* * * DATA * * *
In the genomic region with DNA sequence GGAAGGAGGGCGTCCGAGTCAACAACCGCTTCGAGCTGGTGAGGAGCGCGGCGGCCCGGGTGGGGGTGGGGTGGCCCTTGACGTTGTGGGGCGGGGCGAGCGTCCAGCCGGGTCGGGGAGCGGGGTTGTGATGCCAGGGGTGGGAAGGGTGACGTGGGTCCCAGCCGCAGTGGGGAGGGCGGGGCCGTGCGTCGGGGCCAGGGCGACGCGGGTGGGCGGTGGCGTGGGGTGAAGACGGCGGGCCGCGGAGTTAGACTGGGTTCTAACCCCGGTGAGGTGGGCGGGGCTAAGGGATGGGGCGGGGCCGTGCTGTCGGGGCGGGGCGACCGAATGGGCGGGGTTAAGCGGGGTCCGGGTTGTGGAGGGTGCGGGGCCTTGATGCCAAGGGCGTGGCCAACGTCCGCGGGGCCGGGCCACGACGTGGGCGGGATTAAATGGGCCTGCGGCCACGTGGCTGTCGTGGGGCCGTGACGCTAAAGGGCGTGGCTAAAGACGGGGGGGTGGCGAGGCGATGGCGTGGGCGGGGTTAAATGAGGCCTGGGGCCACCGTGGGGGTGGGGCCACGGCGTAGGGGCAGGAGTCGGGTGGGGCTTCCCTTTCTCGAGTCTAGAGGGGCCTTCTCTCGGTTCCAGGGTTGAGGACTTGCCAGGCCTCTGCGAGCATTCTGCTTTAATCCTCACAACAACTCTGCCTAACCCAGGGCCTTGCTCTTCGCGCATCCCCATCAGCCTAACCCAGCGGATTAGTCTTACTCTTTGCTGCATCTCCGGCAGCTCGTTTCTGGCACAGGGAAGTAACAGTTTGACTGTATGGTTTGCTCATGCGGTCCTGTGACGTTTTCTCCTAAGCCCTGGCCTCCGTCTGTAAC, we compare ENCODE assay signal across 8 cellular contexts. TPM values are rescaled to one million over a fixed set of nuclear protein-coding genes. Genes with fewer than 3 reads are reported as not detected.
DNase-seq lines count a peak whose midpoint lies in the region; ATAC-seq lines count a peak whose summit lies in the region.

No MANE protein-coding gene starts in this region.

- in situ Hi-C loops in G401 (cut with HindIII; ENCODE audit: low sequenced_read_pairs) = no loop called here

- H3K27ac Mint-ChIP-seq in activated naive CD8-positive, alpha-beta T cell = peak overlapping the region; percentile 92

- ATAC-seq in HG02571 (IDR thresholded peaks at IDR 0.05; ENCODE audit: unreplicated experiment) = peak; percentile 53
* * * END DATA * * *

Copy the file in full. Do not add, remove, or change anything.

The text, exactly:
In the genomic region with DNA sequence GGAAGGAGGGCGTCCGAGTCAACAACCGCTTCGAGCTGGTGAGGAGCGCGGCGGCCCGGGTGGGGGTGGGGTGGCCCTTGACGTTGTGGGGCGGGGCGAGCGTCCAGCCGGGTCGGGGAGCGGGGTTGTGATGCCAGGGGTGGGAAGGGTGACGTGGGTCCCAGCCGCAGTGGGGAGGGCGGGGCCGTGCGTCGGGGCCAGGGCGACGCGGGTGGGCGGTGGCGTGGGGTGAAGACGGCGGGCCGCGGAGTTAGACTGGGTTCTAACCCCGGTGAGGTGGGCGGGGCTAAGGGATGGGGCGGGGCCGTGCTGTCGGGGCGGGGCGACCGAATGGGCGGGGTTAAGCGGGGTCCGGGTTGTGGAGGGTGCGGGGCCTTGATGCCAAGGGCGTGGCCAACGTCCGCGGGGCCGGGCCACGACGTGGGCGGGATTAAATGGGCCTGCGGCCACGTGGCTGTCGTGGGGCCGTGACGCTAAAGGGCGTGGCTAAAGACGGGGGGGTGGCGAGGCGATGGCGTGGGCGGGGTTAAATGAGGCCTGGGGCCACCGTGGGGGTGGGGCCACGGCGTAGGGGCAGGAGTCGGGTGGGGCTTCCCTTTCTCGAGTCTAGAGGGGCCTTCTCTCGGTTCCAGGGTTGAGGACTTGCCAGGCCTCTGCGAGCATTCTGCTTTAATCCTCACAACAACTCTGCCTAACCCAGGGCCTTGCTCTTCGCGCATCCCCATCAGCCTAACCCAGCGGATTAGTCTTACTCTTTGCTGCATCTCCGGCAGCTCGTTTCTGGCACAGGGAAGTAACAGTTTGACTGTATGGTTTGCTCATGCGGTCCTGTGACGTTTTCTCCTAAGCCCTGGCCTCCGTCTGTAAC, we compare ENCODE assay signal across 8 cellular contexts. TPM values are rescaled to one million over a fixed set of nuclear protein-coding genes. Genes with fewer than 3 reads are reported as not detected.
DNase-seq lines count a peak whose midpoint lies in the region; ATAC-seq lines count a peak whose summit lies in the region.

No MANE protein-coding gene starts in this region.

- in situ Hi-C loops in G401 (cut with HindIII; ENCODE audit: low sequenced_read_pairs) = no loop called here

- H3K27ac Mint-ChIP-seq in activated naive CD8-positive, alpha-beta T cell = peak overlapping the region; percentile 92

- ATAC-seq in HG02571 (IDR thresholded peaks at IDR 0.05; ENCODE audit: unreplicated experiment) = peak; percentile 53